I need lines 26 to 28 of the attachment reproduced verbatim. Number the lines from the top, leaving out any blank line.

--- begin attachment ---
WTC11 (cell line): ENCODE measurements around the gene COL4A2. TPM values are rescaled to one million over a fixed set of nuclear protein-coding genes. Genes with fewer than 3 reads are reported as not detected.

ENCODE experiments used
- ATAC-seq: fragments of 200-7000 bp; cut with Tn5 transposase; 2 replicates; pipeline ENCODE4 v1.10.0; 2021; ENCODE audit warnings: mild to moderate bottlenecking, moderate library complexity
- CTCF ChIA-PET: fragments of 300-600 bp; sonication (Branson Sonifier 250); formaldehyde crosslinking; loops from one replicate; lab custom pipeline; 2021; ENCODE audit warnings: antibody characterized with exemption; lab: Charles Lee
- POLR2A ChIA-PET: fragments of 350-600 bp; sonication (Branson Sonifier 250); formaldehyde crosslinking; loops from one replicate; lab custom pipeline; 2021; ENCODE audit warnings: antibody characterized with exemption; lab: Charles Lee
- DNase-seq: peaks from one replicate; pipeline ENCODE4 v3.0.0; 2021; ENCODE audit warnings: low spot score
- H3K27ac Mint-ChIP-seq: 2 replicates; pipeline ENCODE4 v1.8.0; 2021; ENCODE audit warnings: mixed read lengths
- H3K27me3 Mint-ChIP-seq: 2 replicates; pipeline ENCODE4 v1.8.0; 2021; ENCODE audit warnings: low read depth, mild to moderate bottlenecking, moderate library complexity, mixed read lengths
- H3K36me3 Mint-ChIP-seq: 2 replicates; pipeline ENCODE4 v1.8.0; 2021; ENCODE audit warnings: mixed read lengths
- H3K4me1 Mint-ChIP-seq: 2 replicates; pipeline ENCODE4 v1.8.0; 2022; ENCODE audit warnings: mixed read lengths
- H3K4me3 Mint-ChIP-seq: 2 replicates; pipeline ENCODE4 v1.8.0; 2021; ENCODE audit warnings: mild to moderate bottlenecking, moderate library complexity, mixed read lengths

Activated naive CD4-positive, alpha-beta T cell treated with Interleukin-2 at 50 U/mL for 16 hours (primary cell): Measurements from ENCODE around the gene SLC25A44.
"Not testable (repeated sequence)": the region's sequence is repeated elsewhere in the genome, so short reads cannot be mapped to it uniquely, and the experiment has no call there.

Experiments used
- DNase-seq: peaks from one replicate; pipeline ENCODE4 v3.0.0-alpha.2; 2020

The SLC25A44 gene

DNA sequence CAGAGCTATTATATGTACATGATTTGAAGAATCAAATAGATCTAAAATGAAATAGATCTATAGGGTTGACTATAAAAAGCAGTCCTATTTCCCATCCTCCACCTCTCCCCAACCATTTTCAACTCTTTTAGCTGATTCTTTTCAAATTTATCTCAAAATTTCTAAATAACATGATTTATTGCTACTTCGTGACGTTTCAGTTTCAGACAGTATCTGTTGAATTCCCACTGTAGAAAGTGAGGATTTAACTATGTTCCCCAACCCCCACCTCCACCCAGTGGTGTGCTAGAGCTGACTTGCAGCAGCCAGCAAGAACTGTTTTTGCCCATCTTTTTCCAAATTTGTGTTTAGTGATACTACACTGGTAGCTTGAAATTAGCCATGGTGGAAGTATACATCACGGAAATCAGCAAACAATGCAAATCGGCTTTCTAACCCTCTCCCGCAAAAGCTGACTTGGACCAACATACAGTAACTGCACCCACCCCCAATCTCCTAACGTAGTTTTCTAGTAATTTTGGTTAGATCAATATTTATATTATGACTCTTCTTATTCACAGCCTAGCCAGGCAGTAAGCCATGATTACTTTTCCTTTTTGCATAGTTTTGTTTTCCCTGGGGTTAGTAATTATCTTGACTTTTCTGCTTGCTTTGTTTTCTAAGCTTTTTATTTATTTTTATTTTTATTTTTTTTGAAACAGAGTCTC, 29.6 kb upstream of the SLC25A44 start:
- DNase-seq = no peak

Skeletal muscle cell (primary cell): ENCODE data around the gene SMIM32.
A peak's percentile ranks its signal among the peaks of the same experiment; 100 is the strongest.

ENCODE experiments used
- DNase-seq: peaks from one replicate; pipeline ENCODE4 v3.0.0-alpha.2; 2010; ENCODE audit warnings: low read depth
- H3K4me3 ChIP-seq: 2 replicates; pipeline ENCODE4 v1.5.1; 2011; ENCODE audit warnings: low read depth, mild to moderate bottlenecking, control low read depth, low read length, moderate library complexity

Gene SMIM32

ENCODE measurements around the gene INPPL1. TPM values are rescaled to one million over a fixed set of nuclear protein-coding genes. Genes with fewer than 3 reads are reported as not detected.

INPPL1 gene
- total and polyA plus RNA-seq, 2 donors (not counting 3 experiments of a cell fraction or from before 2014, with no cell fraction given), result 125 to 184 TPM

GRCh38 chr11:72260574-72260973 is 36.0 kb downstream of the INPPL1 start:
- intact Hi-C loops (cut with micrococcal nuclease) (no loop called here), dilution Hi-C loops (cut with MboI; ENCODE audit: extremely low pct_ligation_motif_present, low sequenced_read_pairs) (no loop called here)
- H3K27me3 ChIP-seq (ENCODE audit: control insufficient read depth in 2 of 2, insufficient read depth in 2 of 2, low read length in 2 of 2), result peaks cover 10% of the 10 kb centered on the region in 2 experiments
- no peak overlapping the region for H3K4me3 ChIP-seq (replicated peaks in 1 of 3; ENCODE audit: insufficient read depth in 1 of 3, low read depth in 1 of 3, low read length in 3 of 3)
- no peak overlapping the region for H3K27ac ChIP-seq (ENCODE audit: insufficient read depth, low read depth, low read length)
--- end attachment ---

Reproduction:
INPPL1 gene
- total and polyA plus RNA-seq, 2 donors (not counting 3 experiments of a cell fraction or from before 2014, with no cell fraction given), result 125 to 184 TPM

GRCh38 chr11:72260574-72260973 is 36.0 kb downstream of the INPPL1 start: